#### UINT ByteWidth

This unsigned int specifies the size of the buffer in bytes. Unfortunately this is a bit tricky, as constant buffers must always be a multiple of 16 bytes. It is often easier to set this size manually to the appropriate size instead of using the sizeof() operator.

In our example, the ColourLevels structure is 12 bytes big (3 floats), thus 16 bytes will be enough. The shader will ignore the last 4 bytes.

#### D3D11_USAGE Usage

This variable identifies how the buffer is expected to be read from and written to. We will set this to D3D11_USAGE_DEFAULT and then use special functions to let the CPU access the buffer as well, as normally the DEFAULT type implies that only the GPU can access the buffer.

#### UINT BindFlags

Those flags define how the buffer will be bound to the pipeline. Obviously we will use the D3D11_BIND_CONSTANT_BUFFER flag this time.

After the buffer is created, it must be activated. This is rather straight forward again as there are only two functions to use, either VSSetConstantBuffers() or PSSetConstantBuffers() depending on what shader the constant buffers are being used for (VS: Vertex Shader ; PS: Pixel Shader).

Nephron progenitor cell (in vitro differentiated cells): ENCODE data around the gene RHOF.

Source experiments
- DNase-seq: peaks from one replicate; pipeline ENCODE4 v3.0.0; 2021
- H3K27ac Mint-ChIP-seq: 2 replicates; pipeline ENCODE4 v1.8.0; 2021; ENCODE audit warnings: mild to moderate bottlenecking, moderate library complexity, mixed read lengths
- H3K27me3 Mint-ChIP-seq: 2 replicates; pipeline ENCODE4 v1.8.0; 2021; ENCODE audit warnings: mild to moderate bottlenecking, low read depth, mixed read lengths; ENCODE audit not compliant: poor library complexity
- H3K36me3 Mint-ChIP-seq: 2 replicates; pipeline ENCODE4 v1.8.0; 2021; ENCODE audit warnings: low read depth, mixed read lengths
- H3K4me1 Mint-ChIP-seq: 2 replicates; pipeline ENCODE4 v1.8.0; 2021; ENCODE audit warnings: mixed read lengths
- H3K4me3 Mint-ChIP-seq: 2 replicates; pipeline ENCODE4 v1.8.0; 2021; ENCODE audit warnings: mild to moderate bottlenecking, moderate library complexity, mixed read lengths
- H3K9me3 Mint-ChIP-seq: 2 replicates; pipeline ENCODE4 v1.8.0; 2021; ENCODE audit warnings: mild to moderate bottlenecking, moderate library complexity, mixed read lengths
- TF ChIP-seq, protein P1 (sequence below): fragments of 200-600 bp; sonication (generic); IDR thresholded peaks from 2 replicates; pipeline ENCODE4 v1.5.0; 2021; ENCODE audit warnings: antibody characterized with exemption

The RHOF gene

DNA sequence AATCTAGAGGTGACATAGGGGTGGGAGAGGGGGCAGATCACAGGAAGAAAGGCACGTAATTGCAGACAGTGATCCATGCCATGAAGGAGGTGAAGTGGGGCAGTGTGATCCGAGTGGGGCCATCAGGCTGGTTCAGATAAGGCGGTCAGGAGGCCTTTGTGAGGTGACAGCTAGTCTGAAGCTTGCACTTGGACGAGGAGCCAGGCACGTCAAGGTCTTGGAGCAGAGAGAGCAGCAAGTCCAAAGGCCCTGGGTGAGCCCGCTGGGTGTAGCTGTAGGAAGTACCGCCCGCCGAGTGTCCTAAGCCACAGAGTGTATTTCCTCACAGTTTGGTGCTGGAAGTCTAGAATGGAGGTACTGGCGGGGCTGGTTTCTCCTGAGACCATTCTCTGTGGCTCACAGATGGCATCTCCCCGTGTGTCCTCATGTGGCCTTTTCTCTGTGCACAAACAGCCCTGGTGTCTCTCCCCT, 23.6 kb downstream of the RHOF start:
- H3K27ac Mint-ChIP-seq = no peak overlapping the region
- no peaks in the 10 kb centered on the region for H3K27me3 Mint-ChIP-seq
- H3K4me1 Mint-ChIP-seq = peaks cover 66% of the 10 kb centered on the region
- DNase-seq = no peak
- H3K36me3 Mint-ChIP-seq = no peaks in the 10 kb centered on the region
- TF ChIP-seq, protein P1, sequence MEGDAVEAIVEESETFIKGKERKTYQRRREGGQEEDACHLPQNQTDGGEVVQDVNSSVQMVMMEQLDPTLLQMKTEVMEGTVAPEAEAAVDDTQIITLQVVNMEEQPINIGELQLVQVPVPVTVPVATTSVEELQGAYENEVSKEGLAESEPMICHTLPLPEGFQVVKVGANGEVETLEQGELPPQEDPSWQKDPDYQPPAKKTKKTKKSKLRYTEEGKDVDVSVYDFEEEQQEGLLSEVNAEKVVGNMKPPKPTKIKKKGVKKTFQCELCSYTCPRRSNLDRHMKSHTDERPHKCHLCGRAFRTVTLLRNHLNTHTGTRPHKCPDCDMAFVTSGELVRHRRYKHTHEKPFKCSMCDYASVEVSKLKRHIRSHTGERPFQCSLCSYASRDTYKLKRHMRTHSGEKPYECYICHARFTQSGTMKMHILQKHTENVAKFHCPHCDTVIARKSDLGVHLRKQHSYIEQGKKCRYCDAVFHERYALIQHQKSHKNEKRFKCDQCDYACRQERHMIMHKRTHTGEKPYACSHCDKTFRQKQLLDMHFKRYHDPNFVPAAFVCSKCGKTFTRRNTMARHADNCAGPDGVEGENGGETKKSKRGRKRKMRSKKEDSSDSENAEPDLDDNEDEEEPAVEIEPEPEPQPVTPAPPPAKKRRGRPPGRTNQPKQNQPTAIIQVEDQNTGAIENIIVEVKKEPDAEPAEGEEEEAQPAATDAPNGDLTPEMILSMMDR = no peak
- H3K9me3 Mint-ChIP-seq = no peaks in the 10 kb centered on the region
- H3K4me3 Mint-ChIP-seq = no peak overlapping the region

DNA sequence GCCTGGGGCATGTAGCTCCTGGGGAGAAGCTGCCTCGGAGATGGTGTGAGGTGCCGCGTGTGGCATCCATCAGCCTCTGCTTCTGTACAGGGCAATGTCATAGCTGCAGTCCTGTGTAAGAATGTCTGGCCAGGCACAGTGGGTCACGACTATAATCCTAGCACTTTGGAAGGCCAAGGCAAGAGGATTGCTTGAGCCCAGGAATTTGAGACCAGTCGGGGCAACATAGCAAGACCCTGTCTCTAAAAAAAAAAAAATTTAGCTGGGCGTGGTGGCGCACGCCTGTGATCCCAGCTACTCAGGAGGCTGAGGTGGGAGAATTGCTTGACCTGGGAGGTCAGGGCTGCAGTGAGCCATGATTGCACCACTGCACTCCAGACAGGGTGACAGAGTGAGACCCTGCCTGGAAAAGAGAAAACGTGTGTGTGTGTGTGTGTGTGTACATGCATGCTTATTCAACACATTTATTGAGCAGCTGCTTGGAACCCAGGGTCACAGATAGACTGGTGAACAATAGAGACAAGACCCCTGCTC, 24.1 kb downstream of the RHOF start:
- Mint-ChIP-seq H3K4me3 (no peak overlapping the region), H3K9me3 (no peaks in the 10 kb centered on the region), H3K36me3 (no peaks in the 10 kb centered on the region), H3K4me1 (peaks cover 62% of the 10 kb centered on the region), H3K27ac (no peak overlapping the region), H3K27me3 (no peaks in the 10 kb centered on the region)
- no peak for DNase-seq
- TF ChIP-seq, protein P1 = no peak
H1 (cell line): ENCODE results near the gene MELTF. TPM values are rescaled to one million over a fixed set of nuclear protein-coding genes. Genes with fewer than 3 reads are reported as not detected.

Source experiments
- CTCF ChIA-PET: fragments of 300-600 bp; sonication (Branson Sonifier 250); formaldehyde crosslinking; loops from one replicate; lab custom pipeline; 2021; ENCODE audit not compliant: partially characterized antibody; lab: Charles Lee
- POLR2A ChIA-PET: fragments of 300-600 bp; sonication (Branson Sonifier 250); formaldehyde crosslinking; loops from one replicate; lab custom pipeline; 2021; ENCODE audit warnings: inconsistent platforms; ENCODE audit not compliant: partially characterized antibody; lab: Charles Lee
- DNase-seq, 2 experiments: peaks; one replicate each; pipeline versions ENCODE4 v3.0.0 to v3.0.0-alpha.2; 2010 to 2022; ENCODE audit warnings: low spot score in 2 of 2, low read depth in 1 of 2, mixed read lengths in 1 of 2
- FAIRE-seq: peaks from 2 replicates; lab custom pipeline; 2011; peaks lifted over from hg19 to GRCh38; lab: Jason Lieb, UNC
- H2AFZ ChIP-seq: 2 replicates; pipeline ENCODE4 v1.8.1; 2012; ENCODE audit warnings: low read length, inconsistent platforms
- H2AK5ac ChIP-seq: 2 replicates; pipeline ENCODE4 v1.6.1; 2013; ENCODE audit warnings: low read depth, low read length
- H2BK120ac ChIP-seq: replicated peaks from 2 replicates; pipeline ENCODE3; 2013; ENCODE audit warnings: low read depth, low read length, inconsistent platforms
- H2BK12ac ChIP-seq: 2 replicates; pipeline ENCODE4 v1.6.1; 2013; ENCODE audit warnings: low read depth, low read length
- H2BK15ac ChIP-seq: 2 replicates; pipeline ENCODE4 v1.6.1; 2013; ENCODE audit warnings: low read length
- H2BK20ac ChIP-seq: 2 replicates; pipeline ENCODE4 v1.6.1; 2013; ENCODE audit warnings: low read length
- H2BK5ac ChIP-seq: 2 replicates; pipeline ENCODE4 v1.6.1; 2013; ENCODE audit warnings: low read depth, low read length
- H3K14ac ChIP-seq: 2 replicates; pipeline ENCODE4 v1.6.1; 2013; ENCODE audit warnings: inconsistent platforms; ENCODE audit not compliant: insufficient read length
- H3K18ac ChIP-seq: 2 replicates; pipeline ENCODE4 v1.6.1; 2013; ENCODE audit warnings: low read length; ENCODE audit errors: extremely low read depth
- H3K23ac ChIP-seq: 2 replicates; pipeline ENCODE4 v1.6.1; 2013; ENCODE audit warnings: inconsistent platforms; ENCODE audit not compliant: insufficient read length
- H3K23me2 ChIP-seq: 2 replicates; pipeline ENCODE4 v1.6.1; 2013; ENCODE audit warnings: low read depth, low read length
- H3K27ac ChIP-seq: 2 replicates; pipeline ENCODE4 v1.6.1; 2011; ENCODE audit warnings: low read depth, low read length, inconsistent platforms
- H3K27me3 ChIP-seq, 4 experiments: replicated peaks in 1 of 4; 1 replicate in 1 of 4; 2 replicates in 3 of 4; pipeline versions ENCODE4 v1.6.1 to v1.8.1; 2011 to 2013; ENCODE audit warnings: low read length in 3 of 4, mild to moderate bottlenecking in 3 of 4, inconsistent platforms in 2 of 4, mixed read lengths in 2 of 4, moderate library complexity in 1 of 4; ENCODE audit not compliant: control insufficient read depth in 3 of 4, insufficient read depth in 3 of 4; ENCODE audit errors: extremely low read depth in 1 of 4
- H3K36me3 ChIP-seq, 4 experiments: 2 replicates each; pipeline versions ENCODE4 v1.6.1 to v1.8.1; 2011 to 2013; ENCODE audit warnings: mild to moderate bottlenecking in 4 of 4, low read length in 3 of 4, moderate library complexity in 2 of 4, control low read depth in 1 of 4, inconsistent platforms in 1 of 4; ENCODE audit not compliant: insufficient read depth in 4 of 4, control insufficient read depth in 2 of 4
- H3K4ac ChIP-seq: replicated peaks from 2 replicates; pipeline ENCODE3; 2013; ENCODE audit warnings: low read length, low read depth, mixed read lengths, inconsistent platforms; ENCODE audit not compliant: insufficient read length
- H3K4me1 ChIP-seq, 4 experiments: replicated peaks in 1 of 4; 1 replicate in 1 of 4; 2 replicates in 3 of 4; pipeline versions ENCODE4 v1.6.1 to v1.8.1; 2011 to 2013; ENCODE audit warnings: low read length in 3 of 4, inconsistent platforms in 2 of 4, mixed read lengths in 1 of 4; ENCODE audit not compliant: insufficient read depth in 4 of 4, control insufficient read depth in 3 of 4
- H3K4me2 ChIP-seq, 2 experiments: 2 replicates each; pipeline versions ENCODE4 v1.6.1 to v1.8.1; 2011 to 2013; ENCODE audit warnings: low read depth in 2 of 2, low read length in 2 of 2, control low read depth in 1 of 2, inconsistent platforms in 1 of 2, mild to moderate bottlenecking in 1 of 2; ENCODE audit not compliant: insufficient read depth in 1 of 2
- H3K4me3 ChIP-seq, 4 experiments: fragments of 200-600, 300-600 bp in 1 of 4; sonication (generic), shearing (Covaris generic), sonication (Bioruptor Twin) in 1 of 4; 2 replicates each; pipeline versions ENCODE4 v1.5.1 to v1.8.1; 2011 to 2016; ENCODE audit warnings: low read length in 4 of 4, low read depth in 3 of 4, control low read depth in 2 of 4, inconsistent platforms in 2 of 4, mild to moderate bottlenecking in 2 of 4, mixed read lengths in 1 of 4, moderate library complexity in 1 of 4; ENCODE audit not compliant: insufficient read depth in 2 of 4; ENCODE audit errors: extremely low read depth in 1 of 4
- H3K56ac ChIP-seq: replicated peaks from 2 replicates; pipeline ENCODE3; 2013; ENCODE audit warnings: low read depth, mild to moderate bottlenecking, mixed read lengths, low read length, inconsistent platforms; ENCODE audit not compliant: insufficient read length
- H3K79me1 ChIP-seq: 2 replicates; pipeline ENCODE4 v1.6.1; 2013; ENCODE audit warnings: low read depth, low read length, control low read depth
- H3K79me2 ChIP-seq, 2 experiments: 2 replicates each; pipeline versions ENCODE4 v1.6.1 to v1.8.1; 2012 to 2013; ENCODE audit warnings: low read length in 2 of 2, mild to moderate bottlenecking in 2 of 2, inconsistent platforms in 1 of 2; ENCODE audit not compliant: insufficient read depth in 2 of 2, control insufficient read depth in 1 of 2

We used the Vertex Shader version:

void VSSetConstantBuffers(
[in]           UINT                StartSlot,
[in]           UINT                NumBuffers,
[in, optional] ID3D11Buffer *const *ppConstantBuffers
);


#### UINT StartSlot

This is advanced and we do not need this at the moment, thus we can safely set this to 0.

#### UINT NumBuffers

This flag defines the number of buffers to activate.

#### ID3D11Buffer *const *ppConstantBuffers

This is an array of constant pointers to constant buffer objects. We simply passed the name of our constant buffer.

Easy! We now have a constant buffer set up to manipulate the colour data of each vertex!

### Updating Constant Buffers

To efficiently update the data of constant buffers every frame, DirectX offers us the UpdateSubresource method, which copies data from memory to a subresource created in non-mappable memory.

void UpdateSubresource(
[in]                 ID3D11Resource *pDstResource,
[in]                 UINT           DstSubresource,
[in, optional] const D3D11_BOX      *pDstBox,
[in]           const void           *pSrcData,
[in]                 UINT           SrcRowPitch,
[in]                 UINT           SrcDepthPitch
);


Thankfully we only need two of those parameters:

#### ID3D11Resource *pDstResource

This pointer to an ID3D11Resource defines the buffer to be updated.

#### const void *pSrcData

This pointer defines where the new data is coming from.

Here is an example:

util::Expected<int> DirectXGame::render(double /*farSeer*/)
{
// clear the back buffer and the depth/stencil buffer
d3d->clearBuffers();

// render

// print FPS information